WASHINGTON – Border security policies have effectively deterred illegal immigration along the Mexican border,a reported released Thursday said,but intense enforcement without other reforms has given rise to adverse consequences.
The Center for American Progress issued “Safer than Ever: A View from the U.S.-Mexico Border,” which found that attempted illegal entries into the country have declined sharply and U.S. border communities are among the safest in the country. However,the lack of legal entry channels for work-seeking immigrants has increased human smuggling opportunities for drug cartels,the study said.
“It has undergone what can only be described as a dramatic transformation,” Marshall Fitz,the report’s author and CAP director of immigration policy,said.
The report refutes claims that the government has done little to secure the border,citing the 18,000 Border Patrol agents stationed along the U.S.-Mexico border. The 73 percent drop in apprehensions from 2000 to 2010 reflects the steep decrease in attempts to cross,which the study attributes to both enforcement and the economic downturn.
The Border Patrol reported that it catches about 80 percent of attempted crossings in the Tucson,Ariz.,sector,the most highly trafficked area.
“This paradox that people who live on the border know that it’s more secure than ever can be confirmed by talking to any mayor or community leader from San Diego to Brownsville,” Alan Bersin,commissioner of U.S. Customs and Border Protection,said. “El Paso,having very few murders,sits a river away from Juarez,arguably the bloodiest city in the western hemisphere.”
In 2009,according to the FBI,El Paso had 12 murders. By contrast,more than 1,500 people were murdered in Juarez in 2009,which has more that twice the population of El Paso.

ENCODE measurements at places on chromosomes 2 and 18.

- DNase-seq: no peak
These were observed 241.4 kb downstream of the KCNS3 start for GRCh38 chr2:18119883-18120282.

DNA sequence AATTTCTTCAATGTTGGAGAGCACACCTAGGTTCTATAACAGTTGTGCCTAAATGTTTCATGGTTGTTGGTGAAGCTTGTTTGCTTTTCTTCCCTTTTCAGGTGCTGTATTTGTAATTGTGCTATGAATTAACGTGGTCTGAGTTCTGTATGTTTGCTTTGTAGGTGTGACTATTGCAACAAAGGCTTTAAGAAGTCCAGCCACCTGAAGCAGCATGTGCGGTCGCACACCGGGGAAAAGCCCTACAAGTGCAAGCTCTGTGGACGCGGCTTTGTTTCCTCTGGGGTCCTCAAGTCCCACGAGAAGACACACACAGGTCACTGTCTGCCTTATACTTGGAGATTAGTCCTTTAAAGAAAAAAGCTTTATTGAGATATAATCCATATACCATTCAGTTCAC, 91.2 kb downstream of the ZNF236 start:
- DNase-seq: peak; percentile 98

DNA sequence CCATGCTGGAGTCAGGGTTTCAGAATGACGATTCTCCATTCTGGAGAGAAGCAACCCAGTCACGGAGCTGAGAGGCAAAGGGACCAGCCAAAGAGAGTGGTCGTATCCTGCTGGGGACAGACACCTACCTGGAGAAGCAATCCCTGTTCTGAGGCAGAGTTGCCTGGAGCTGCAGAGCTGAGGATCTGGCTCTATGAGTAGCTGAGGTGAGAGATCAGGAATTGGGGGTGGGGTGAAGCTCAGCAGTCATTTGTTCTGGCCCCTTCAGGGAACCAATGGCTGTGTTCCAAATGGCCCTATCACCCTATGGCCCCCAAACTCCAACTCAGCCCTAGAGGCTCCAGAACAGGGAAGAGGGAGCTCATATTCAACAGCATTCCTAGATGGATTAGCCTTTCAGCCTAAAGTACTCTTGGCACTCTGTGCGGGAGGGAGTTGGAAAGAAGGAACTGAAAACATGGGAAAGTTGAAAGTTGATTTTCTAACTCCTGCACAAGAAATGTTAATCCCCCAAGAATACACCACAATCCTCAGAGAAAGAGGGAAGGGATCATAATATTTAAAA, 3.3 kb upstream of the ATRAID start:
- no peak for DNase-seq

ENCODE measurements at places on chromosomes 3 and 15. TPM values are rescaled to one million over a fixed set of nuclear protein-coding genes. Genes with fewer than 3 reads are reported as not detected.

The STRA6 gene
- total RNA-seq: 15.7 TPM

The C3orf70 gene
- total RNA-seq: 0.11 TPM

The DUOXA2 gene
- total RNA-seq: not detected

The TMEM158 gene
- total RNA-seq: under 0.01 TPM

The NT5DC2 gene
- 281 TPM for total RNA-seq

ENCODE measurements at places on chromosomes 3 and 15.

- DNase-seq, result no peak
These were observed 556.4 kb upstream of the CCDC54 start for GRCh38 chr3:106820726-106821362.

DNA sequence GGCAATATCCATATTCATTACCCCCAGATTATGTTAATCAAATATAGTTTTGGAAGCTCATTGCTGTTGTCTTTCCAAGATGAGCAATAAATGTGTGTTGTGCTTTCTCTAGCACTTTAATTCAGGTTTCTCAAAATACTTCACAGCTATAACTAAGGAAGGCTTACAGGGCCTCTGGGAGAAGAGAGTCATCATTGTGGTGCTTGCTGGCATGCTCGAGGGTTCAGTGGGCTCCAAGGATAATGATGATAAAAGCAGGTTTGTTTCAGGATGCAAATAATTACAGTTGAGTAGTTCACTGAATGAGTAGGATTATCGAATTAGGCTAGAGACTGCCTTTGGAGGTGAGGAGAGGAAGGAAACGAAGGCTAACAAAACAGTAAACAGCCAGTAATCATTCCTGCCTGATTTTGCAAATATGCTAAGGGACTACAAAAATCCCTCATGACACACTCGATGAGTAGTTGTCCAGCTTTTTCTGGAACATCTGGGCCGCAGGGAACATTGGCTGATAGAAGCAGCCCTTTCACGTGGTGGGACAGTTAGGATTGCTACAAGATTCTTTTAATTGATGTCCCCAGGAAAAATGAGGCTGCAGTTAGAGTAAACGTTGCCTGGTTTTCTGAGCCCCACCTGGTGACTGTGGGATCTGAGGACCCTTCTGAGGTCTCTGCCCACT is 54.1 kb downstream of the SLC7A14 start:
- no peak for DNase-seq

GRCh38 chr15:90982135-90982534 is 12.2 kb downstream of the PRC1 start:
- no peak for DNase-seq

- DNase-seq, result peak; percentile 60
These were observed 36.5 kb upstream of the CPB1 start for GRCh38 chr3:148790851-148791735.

“Safer than Ever” responds directly to criticism by Rep. Lamar Smith,R-Texas,who called reports of successful border security enforcement “little more than spin.” His comment came after the Government Accountability Office found that 44 percent of the nearly 2,000-mile border met the two highest standards of “operational control.” The term refers to how well the Border Patrol is able to detect and apprehend illegal crossers.
“If you listen to some politicians and some radio and TV personalities,you may think that the last 18 years had never happened,” Fitz said. “The story that they tell is one that’s built on sensationalism and half-truths at best and,frankly,demagoguery or falsehoods at worst.”
The report said Smith essentially called for a complete seal of the border,which it dubbed unrealistic. It likened his demand to requiring that a city be crime free before making any criminal justice reforms.
“Sealing the border,theoretically,is possible,but there would be very few Americans who would be willing to pay the costs that are involved,” Bersin said.
Drug cartels have capitalized on the difficulty of border crossing by monopolizing human smuggling. Immigrants who hire cartel members to get them across the border face extortion,forced drug running and execution.
“The more effective the Border Patrol is,the more there will be criminality as long as there is a demand to come to the United States,” said Doris Meissner,director of U.S. immigration polity at the Migration Policy Institute and former commissioner of U.S. Immigration and Naturalization Services.
Tougher enforcement has also led to unforeseen economic consequences,the report said. The high cost and danger associated with crossing the border are leading many migrant workers and their families to settle in the United States rather than return home every year. Increased wait times at checkpoints has strained legitimate business relations along the border and could have more serious consequences.
The study warned that an economic rebound and rise in border crossings will worsen existing problems. Researchers urged policymakers to establish channels for vettingeconomic migrants to eliminate the need for smugglers,among other recommendations.
“You must do border enforcement as part of the immigration equation. It is necessary,but it is not sufficient,” Meissner said. “It’s got to be part of a broader response. That’s not an imperative right now with the job market,but it is a change that needs to happen.”
Reach reporter Nadia Tamez-Robledo at [email protected] or 202-326-9865
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